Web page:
Article by Julie Norwell in dnainfo.com, March 6, 2013:
NEW YORK — A set of overachieving New Yorkers eager for their babies to grow up multilingual is taking matters into their own hands — immersing themselves in language classes to help create a fluent home.
“I wanted to give my son the gift of French, but I’m not fluent. I started with a French babysitter, but a friend convinced me I would have to speak French to my son myself if I really wanted him to be fluent,” said Rhonda Ross, a Harlem resident.
Ross, 41, went to boarding school in French-speaking Switzerland. Although it was an English-speaking school, French became important to her and she wanted the language to be part of her son Raif’s life. When Raif was just 1, Ross began addressing him exclusively in French.
“If I didn’t know a word, I would get a dictionary or use simpler language. I took classes and constantly worked on my language skills,” said Ross, who said she also armed herself with French playdates, storybooks and videos and the aid of her French-speaking babysitter.
Today, 3-1/2-year-old Raif chatters more comfortably in French to his mother than he does in English to his father. In fact, the experiment has been so successful that Ross has introduced Mandarin and Spanish to Raif.
And Ross isn’t alone.
Many New York parents have been lining up to give their children foreign language classes, well before they can speak. There are Mandarin classes across the city for infants and toddlers.
But the new trend is pushing parents to sign up for classes as well, to make sure their kids’ education doesn’t end in the classroom.
Jennifer Wilkin, who speaks French to her 7-year-old, founded the Science, Language and Arts school in 2001 to offer parents and children a place to learn together.
Her school offers a classical French-immersion education with a strong Mandarin component.
“It’s the craziest and most rewarding thing I’ve ever done,” said Wilkin, 44, a mother from Brooklyn.
“There is certainly a trend among New Yorkers to give a language to their children.”
Wilkin said she was the only person she knew to use a non-native language with her child seven years ago. Now, she knows several parents who are learning, and speaking, Spanish, Japanese, French and German to their children.
Ross credits a Haitian friend from The Bronx, Dorline Jean-Lopez, for her commitment to teaching Raif French.
Jean-Lopez, 38, a speech-language pathologist who grew up speaking Creole, had researched the merits of bilingualism and wanted her own daughter, Sophia, to be multilingual. She decided to use French.
“Sophia would learn Creole from my family, but she wouldn’t get French from anywhere if I didn’t do it,” Jean-Lopez said.
She learned French at school, but hadn’t spoken it since she was 14 years old.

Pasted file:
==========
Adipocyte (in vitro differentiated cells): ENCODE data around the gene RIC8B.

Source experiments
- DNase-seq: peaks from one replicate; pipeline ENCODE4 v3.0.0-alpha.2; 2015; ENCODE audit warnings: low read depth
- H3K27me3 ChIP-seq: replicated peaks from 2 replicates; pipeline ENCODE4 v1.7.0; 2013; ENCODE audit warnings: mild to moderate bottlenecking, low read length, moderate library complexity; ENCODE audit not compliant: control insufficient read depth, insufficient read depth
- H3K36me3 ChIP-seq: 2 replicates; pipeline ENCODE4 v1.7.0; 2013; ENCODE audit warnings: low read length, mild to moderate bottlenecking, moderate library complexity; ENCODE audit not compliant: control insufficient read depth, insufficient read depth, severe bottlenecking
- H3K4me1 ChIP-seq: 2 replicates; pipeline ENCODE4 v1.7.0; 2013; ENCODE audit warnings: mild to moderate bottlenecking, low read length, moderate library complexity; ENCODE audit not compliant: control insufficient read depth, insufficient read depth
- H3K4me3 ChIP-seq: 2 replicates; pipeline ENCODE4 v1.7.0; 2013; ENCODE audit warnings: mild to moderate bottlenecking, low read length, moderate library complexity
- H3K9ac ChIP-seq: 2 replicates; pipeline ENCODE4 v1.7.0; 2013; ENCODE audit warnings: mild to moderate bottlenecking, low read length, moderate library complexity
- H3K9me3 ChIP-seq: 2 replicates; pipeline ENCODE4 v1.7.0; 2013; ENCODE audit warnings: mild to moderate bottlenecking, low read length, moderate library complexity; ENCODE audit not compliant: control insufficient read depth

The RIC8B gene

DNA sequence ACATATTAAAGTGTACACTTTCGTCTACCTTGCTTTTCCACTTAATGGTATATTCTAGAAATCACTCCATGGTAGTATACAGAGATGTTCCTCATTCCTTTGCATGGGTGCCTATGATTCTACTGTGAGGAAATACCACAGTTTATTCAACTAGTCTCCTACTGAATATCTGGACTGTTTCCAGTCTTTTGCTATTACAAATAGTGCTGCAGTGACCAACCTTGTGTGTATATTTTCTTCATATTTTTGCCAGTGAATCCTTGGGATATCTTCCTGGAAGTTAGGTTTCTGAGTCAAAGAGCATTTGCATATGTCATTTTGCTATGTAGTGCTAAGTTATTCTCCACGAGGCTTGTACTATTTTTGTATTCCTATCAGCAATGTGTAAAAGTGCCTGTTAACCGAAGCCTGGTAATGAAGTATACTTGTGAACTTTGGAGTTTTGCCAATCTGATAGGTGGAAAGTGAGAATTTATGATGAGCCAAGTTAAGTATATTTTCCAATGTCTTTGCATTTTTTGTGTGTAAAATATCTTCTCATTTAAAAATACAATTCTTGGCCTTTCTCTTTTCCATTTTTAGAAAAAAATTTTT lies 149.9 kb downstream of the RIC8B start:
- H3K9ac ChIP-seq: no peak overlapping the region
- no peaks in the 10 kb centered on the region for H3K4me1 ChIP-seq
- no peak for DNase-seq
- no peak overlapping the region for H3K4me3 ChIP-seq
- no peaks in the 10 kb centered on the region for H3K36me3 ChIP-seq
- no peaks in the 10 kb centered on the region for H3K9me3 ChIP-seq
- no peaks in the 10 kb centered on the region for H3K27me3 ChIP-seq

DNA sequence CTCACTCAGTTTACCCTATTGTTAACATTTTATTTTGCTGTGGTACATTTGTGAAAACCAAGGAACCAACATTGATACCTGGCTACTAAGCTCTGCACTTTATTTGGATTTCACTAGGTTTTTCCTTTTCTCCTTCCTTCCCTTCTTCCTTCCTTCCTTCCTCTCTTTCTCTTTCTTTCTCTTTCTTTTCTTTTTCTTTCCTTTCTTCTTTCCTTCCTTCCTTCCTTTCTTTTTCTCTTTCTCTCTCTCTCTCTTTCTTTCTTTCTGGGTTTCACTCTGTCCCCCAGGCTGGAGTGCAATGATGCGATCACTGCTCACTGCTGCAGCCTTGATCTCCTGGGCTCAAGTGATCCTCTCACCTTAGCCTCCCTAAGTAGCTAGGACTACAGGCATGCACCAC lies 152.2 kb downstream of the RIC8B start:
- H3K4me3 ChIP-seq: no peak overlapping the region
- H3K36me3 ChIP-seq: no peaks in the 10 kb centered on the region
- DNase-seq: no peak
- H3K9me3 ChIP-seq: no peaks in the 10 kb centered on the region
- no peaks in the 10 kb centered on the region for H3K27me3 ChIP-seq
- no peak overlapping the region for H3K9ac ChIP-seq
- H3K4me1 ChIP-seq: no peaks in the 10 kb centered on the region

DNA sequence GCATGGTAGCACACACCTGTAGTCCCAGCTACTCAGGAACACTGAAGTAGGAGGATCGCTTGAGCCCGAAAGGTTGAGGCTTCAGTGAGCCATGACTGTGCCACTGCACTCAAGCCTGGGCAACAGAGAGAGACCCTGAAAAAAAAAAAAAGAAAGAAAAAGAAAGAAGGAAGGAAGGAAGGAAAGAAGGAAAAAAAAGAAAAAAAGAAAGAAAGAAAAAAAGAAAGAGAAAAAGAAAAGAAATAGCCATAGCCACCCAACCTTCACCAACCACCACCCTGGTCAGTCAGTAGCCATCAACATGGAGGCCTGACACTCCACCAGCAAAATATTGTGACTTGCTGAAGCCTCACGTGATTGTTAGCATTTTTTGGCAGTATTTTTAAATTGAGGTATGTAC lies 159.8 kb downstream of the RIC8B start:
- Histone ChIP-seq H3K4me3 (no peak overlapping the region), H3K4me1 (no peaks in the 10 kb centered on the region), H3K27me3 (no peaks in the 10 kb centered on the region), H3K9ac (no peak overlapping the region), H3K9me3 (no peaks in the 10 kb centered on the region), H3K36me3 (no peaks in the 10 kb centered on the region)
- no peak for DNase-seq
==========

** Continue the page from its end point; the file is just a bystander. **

“I rely on books and we watch a lot of [French-language] TV. I listen to French news. If I don’t know words, I look them up,” she said.
“Sometimes I think, ‘I have some nerve doing this!’” Jean-Lopez said.
She confesses that it’s easy to speak to a baby in a foreign language, but now that her daughter is 4, it’s far more difficult. Jean-Lopez knows the day is coming soon when Sophia will correct her mother’s French.
One ambitious Harlem couple figured that if one foreign language is a good idea, two is even better. Danielle Dubeau studied French in college and lived in France briefly while her husband, Nathan, 36, studied Japanese and lived in Japan. Danielle now speaks French to their daughters, who are 2 1/2 and 1, and Nathan speaks to them in Japanese.
“It’s hard to teach new words if we don’t know them ourselves,” admitted Danielle Dubeau. “But we look things up or describe the words we want to use.”
The couple relies on books, videos, flashcards and as much exposure to native speakers as possible. Their older daughter, Hanae, now commands a respectable vocabulary in both languages and switches easily between them.
Although some of their friends and family think they’re crazy, the 31-year-old mom insists that she’s not daunted because she has done a lot of research. “The best time to learn languages is between zero and 5 [years of age]. We want to give our daughters the best possible opportunity. I figure we can always stop. The hardest thing is to start!” she said.
Judith Frost, Founder of Little Global Village, an Upper West Side language immersion program for children, concurs that the critical period for language development is early childhood. After two years, the business is doing remarkably well.
“I feel like we touched a nerve,” Frost said. “There is tremendous interest among Americans to give their kids a leg up on languages.”
Indeed, parents who use a non-native language with their children overwhelmingly call their effort a “gift.”
Danielle and Nathan Dubeau confess that building their daughters’ language is increasingly challenging.
“Hanae has passed me now!” said her dad. “TV teaches her things I don’t know. I have to ask friends what she’s saying.”
He says that Japanese parents remark that Hanae speaks Japanese better than kids her age in Japan do.
He believes he knows why: “Because we’re not natives, we try harder.”